I4 : The youth of cosmic rays and their emergence in the interstellar clouds

  • Despite the recent advances in high-energy observations and modeling, the solution to the century old question of the origin of cosmic rays is still pending, with a number of key questions to be settled.

    • What fraction of the shock energy is tapped by cosmic rays and what maximum energy can they reach, especially if the shock wave expands in a clumpy medium?
    • How does the acceleration depend on the magnetic field orientation?
    • When and how are the particles escaping?
    • While we now have solid evidence that very energetic electrons are accelerated by the strong shock waves of supernova explosions, through the diffusive process known as Fermi acceleration, we still have no direct firm evidence for ion acceleration.


    To resolve the above questions, multi-wavelength observations from radio, X-ray and gamma rays up to very high energy are required to characterize both the thermal and non-thermal plasma properties. Sophisticated models including the physical processes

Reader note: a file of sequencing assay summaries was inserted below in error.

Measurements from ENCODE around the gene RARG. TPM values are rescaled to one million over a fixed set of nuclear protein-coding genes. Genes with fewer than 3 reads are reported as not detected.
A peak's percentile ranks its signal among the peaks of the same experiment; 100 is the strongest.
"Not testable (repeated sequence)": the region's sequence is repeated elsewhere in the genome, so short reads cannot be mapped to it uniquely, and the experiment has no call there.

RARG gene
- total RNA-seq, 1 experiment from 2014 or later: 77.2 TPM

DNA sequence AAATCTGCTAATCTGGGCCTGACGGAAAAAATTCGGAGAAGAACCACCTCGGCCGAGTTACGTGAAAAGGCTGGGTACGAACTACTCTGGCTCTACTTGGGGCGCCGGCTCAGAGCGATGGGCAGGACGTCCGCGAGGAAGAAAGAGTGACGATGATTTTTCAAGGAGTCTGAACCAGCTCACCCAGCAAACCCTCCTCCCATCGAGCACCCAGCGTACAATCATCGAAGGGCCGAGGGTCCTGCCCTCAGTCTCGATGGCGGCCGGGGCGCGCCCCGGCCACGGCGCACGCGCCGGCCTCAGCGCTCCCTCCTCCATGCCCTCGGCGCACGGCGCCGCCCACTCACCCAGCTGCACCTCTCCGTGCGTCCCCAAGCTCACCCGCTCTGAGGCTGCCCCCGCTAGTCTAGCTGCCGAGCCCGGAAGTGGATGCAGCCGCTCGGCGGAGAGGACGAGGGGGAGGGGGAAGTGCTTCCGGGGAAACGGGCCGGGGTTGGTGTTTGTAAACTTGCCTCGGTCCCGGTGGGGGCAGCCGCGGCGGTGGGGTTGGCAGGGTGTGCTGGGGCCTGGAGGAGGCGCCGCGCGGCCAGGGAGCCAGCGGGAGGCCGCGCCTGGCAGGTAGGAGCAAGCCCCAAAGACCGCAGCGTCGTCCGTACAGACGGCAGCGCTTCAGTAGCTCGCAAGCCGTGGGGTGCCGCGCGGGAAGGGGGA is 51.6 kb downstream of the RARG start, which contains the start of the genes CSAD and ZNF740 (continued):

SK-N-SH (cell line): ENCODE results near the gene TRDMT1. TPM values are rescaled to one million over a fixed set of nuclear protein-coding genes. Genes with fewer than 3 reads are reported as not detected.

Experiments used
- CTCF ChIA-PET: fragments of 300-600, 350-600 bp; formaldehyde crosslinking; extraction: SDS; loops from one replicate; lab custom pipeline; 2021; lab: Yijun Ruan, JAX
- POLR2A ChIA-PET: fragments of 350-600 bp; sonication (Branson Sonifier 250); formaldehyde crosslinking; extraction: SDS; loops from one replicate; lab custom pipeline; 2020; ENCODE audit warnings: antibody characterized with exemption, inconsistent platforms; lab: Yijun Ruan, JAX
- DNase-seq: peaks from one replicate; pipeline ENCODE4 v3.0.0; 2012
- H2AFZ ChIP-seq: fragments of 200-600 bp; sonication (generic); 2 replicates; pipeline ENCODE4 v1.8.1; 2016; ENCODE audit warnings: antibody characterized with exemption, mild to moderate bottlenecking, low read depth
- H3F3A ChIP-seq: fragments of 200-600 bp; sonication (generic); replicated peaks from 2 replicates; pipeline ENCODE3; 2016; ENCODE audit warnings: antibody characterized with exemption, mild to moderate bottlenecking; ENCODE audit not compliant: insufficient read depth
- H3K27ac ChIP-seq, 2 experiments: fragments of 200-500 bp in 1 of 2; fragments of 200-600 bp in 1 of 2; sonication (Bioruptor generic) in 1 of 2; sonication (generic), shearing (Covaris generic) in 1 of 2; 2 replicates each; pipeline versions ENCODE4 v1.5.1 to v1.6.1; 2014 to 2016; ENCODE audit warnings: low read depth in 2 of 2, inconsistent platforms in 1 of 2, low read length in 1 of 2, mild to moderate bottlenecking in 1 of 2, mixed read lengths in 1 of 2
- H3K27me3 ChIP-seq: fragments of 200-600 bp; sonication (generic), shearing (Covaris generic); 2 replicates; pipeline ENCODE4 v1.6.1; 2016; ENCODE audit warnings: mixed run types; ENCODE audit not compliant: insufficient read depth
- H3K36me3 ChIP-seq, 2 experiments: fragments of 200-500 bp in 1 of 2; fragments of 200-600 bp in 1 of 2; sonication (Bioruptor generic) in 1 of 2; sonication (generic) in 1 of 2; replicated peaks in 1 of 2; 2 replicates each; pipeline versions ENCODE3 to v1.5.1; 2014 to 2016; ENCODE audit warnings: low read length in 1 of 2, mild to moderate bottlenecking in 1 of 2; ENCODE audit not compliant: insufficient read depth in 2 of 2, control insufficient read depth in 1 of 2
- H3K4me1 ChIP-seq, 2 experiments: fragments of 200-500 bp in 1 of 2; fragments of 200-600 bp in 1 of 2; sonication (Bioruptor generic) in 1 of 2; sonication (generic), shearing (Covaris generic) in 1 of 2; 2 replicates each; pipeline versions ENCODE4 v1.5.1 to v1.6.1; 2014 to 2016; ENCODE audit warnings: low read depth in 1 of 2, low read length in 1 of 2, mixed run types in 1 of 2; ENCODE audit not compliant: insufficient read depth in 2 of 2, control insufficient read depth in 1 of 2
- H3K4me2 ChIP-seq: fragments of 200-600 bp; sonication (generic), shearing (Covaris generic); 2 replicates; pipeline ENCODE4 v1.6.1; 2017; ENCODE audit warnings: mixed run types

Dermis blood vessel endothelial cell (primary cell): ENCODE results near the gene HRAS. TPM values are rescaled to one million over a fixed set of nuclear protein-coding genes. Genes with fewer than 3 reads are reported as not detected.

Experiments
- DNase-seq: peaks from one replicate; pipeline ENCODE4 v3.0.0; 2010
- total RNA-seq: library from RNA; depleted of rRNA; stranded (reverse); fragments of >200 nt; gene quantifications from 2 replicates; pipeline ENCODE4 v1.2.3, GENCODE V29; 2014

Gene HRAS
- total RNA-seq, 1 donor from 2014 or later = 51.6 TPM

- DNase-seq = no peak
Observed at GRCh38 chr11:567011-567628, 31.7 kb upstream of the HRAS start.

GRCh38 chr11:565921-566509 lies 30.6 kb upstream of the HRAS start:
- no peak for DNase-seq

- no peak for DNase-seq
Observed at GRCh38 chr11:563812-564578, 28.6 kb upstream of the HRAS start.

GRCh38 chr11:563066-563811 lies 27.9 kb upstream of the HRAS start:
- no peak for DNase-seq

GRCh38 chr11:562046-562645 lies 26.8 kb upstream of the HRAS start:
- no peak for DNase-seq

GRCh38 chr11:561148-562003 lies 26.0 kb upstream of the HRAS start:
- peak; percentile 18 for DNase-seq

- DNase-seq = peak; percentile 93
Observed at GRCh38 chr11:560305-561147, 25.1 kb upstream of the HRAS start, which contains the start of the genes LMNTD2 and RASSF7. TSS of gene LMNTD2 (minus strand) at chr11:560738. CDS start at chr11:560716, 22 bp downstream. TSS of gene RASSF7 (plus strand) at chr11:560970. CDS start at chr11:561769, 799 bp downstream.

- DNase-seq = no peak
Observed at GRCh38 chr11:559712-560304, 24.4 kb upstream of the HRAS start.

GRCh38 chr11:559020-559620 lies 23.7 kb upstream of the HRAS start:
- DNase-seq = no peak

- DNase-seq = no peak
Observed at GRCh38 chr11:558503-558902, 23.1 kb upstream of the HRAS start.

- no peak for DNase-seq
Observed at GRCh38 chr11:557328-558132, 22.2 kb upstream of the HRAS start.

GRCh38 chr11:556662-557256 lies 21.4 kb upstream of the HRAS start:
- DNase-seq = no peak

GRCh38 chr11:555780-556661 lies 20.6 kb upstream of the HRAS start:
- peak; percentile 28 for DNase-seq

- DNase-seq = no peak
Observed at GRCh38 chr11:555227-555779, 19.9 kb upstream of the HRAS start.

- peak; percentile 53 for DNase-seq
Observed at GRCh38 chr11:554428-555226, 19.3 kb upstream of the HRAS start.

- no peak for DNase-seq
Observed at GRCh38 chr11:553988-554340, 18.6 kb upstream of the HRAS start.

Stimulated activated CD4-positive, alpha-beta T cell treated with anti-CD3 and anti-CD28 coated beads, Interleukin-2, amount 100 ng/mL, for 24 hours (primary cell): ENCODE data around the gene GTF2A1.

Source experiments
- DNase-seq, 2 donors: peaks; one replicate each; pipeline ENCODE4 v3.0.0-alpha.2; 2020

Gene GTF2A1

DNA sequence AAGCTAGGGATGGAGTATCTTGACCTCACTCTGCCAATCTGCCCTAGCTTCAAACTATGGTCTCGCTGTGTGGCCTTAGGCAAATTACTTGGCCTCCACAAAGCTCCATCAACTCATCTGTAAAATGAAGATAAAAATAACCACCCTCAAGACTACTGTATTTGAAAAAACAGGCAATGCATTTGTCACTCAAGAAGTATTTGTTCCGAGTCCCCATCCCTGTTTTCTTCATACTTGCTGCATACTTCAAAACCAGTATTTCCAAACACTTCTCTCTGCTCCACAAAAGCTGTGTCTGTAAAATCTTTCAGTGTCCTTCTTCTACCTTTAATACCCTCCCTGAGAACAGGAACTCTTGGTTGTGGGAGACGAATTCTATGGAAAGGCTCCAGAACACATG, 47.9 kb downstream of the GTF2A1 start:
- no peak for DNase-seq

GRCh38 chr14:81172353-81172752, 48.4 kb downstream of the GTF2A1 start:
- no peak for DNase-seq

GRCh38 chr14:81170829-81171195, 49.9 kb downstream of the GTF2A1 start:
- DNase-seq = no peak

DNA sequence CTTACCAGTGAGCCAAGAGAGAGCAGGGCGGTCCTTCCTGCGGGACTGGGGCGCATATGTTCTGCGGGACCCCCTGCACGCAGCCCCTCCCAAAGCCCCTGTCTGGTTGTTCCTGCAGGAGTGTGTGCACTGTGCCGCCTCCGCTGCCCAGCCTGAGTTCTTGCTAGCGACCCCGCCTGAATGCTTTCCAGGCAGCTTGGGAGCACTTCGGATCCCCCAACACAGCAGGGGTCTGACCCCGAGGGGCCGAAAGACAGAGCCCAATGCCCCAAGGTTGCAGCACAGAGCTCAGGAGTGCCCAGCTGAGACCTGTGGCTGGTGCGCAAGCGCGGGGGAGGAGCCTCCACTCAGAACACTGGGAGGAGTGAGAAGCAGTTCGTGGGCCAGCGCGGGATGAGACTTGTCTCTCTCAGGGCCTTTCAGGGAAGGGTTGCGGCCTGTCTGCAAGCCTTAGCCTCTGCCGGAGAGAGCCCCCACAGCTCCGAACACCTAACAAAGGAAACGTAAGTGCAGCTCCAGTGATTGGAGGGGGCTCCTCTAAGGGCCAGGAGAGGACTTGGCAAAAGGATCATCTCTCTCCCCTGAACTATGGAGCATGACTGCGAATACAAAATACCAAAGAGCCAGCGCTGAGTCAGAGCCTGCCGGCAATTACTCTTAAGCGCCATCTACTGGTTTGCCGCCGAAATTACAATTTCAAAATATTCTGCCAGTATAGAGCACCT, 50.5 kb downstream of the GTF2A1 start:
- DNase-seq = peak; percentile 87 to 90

associated to these components (thermal plasma, cosmic rays, magnetic field) are mandatory.



    The supernova remnant RX J1713-3946, seen in X-rays with the XMM-Nexton observatory (left) and seen in TeV gamma-rays with the H.E.S.S. experiment (right)


    The project aims at observing and characterizing the impact of the young (freshly released) and energetic cosmic rays on the clouds irradiated around the source. Our strategy is to combine multi-wavelength observational and modeling approaches for a complete study of the cosmic-ray production source and of the irradiated clouds. It will represent an important and novel step in linking the more global cosmic-ray and interstellar studies at the Galactic scale, allowing, with the advent of the CTA observatory (>2014), to bring new answers to the origin of the high-energy cosmic rays in the Galaxy. This strategy is made possible by the complementary skills of the APC and AIM teams. The latter, thanks to its experience in hydrodynamics and acceleration processes in supernova shocks, provides models of supernova remnants and expertise in the data analysis to study the few remnants that can be imaged at all wavebands; while the former has a solid knowledge of cosmic-ray diffusion in the interstellar medium and expertise on interstellar clouds. Both are actively involved in analyzing very high-energy instrument data and are participating to the future international CTA Observatory.

    • Anne Decourchelle (AIM)
    • Régis Terrier (APC)
    • Melitta Naumann-Godo (APC/AIM)